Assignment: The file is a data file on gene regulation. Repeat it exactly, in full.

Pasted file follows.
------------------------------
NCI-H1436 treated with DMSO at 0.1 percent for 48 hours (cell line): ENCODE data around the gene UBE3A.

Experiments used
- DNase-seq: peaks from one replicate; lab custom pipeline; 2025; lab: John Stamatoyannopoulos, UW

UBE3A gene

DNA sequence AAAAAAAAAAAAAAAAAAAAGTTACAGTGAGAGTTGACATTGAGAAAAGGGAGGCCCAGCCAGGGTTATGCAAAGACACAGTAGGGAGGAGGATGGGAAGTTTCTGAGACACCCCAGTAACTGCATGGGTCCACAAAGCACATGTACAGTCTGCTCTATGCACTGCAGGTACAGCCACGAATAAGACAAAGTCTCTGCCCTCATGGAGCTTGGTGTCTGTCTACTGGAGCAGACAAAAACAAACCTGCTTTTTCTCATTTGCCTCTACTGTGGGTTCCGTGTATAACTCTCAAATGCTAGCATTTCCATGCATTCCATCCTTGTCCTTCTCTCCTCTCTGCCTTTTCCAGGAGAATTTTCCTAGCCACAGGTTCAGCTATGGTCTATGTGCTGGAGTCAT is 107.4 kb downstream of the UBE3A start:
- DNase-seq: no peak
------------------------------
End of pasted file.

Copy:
NCI-H1436 treated with DMSO at 0.1 percent for 48 hours (cell line): ENCODE data around the gene UBE3A.

Experiments used
- DNase-seq: peaks from one replicate; lab custom pipeline; 2025; lab: John Stamatoyannopoulos, UW

UBE3A gene

DNA sequence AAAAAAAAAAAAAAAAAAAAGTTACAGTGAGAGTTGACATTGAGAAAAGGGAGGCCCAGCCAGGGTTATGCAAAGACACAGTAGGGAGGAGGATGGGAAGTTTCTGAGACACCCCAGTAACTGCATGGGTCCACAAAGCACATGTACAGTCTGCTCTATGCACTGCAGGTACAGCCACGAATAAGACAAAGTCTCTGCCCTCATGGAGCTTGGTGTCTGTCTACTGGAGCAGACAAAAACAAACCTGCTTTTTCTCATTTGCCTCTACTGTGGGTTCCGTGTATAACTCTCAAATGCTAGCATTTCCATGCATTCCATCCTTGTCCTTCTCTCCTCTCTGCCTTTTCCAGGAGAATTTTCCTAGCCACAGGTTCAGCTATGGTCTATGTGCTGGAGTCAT is 107.4 kb downstream of the UBE3A start:
- DNase-seq: no peak